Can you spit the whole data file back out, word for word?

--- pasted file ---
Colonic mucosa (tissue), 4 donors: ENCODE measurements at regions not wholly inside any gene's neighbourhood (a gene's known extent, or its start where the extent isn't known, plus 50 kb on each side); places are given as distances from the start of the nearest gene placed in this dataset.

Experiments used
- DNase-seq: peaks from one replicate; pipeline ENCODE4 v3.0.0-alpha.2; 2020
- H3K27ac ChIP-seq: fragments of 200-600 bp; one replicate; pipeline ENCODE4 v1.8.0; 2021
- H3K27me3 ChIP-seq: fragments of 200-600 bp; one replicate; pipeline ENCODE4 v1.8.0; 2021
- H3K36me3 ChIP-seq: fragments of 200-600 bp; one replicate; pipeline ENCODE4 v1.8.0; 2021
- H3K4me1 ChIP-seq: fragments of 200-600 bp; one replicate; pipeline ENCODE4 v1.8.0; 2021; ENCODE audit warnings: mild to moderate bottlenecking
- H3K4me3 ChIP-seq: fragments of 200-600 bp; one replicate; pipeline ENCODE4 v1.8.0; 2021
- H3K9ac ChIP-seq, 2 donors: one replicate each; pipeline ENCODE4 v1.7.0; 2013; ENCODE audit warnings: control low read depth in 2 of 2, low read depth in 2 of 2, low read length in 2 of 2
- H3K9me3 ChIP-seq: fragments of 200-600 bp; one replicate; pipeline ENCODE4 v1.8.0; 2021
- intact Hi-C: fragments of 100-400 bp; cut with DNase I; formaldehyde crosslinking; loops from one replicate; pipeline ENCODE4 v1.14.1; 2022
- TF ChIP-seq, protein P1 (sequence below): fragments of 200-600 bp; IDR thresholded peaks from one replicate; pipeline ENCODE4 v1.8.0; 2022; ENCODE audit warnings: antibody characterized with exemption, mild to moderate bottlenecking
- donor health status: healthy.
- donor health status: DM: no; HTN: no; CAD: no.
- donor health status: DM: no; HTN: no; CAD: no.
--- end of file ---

Colonic mucosa (tissue), 4 donors: ENCODE measurements at regions not wholly inside any gene's neighbourhood (a gene's known extent, or its start where the extent isn't known, plus 50 kb on each side); places are given as distances from the start of the nearest gene placed in this dataset.

Experiments used
- DNase-seq: peaks from one replicate; pipeline ENCODE4 v3.0.0-alpha.2; 2020
- H3K27ac ChIP-seq: fragments of 200-600 bp; one replicate; pipeline ENCODE4 v1.8.0; 2021
- H3K27me3 ChIP-seq: fragments of 200-600 bp; one replicate; pipeline ENCODE4 v1.8.0; 2021
- H3K36me3 ChIP-seq: fragments of 200-600 bp; one replicate; pipeline ENCODE4 v1.8.0; 2021
- H3K4me1 ChIP-seq: fragments of 200-600 bp; one replicate; pipeline ENCODE4 v1.8.0; 2021; ENCODE audit warnings: mild to moderate bottlenecking
- H3K4me3 ChIP-seq: fragments of 200-600 bp; one replicate; pipeline ENCODE4 v1.8.0; 2021
- H3K9ac ChIP-seq, 2 donors: one replicate each; pipeline ENCODE4 v1.7.0; 2013; ENCODE audit warnings: control low read depth in 2 of 2, low read depth in 2 of 2, low read length in 2 of 2
- H3K9me3 ChIP-seq: fragments of 200-600 bp; one replicate; pipeline ENCODE4 v1.8.0; 2021
- intact Hi-C: fragments of 100-400 bp; cut with DNase I; formaldehyde crosslinking; loops from one replicate; pipeline ENCODE4 v1.14.1; 2022
- TF ChIP-seq, protein P1 (sequence below): fragments of 200-600 bp; IDR thresholded peaks from one replicate; pipeline ENCODE4 v1.8.0; 2022; ENCODE audit warnings: antibody characterized with exemption, mild to moderate bottlenecking
- donor health status: healthy.
- donor health status: DM: no; HTN: no; CAD: no.
- donor health status: DM: no; HTN: no; CAD: no.